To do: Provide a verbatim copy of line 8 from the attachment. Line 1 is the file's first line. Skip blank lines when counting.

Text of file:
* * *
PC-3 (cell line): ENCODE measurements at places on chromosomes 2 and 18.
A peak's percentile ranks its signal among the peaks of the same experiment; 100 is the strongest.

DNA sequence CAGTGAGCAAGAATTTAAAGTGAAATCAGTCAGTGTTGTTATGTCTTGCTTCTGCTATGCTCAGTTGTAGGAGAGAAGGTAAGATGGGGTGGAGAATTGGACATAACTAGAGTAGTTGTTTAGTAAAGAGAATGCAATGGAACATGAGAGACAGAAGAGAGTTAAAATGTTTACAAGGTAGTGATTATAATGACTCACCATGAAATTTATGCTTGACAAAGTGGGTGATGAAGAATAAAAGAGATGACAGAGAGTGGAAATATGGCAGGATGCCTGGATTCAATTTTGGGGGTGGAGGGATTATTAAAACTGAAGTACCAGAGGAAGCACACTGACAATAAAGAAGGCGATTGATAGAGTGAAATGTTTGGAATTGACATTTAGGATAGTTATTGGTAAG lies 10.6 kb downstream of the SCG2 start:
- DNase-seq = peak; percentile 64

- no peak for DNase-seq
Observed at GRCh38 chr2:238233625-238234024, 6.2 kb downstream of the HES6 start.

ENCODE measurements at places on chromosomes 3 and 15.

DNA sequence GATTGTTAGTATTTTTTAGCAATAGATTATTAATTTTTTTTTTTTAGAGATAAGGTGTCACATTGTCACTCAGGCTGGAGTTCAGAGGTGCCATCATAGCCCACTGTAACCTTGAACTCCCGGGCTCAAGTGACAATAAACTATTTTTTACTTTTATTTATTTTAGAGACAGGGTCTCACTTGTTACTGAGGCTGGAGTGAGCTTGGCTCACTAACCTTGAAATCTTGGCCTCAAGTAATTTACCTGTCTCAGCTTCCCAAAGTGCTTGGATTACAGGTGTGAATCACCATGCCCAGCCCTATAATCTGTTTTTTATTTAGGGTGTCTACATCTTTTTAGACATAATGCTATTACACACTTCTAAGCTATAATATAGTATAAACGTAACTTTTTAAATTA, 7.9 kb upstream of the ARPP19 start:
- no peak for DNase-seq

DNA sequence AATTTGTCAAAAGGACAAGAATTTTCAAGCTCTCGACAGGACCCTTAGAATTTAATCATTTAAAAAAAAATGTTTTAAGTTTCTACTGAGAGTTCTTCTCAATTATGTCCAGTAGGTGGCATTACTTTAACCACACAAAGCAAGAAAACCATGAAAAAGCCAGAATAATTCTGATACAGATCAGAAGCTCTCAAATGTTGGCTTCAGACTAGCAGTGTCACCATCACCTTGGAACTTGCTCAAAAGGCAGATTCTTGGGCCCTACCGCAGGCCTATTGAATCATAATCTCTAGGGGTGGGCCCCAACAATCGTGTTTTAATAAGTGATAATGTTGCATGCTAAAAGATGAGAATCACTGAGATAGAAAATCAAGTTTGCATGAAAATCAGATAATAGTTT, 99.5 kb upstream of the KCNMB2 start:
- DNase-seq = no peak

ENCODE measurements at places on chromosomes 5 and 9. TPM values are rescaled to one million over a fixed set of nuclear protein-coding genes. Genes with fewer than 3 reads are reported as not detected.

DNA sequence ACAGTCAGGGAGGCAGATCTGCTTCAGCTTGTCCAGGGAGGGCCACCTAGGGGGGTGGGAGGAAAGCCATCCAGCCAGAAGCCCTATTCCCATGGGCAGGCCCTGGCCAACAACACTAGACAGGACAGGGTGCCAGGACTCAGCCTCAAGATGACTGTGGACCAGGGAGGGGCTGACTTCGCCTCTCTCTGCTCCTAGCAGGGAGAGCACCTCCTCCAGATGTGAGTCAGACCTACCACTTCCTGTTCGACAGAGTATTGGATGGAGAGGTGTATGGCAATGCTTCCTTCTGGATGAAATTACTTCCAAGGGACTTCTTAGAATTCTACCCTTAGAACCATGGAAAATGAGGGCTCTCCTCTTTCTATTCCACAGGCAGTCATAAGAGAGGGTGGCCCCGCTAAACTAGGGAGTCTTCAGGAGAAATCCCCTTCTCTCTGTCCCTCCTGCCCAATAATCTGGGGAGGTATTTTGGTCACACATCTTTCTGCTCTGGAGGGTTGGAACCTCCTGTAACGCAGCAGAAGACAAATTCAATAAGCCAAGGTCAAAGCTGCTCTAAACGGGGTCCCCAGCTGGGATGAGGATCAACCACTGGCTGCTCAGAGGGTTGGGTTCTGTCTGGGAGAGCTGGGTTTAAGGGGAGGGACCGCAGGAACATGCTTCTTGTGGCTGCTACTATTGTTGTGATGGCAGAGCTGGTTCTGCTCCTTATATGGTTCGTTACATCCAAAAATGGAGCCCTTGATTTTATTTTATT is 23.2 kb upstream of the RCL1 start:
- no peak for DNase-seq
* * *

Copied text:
DNA sequence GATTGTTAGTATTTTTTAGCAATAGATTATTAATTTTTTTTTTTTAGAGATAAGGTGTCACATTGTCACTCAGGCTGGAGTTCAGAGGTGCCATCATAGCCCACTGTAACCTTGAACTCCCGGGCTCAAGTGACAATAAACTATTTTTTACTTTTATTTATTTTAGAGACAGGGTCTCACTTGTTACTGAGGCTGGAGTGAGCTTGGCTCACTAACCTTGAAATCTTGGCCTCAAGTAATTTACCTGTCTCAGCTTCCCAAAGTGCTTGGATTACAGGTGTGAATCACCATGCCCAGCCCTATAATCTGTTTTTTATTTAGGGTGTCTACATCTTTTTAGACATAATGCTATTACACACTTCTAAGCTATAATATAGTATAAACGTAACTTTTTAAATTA, 7.9 kb upstream of the ARPP19 start: